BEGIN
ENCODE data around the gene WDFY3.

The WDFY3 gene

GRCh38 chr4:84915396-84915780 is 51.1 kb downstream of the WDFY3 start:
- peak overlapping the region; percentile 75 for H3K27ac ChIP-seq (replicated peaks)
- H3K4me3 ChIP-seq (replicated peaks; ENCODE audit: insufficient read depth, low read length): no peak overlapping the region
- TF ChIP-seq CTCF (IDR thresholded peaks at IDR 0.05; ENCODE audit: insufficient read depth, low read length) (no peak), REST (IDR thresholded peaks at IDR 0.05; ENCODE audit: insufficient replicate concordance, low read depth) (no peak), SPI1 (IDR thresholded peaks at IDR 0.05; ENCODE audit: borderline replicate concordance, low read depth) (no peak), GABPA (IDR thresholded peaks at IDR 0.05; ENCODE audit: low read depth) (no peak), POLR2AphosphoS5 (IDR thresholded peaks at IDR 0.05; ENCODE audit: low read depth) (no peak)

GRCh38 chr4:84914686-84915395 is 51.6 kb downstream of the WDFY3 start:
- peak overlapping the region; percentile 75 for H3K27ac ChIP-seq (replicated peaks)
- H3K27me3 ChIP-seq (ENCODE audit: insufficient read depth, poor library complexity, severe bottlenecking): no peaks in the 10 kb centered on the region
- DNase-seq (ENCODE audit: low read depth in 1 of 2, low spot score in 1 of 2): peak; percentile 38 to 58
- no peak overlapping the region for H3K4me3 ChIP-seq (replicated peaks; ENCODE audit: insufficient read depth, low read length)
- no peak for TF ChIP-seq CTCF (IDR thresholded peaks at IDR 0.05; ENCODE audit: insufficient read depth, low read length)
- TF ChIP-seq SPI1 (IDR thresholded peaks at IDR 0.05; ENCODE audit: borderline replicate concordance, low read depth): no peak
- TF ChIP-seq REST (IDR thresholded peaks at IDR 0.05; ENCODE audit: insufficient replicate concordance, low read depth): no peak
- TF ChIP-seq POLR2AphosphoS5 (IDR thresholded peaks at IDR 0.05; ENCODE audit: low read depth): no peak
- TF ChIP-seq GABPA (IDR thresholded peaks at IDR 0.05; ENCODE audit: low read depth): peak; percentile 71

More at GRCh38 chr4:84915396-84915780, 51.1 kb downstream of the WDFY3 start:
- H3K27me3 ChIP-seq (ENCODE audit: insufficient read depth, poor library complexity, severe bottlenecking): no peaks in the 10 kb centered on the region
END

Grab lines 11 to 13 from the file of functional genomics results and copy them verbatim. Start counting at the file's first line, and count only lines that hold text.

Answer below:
- no peak overlapping the region for H3K4me3 ChIP-seq (replicated peaks; ENCODE audit: insufficient read depth, low read length)
- no peak for TF ChIP-seq CTCF (IDR thresholded peaks at IDR 0.05; ENCODE audit: insufficient read depth, low read length)
- TF ChIP-seq SPI1 (IDR thresholded peaks at IDR 0.05; ENCODE audit: borderline replicate concordance, low read depth): no peak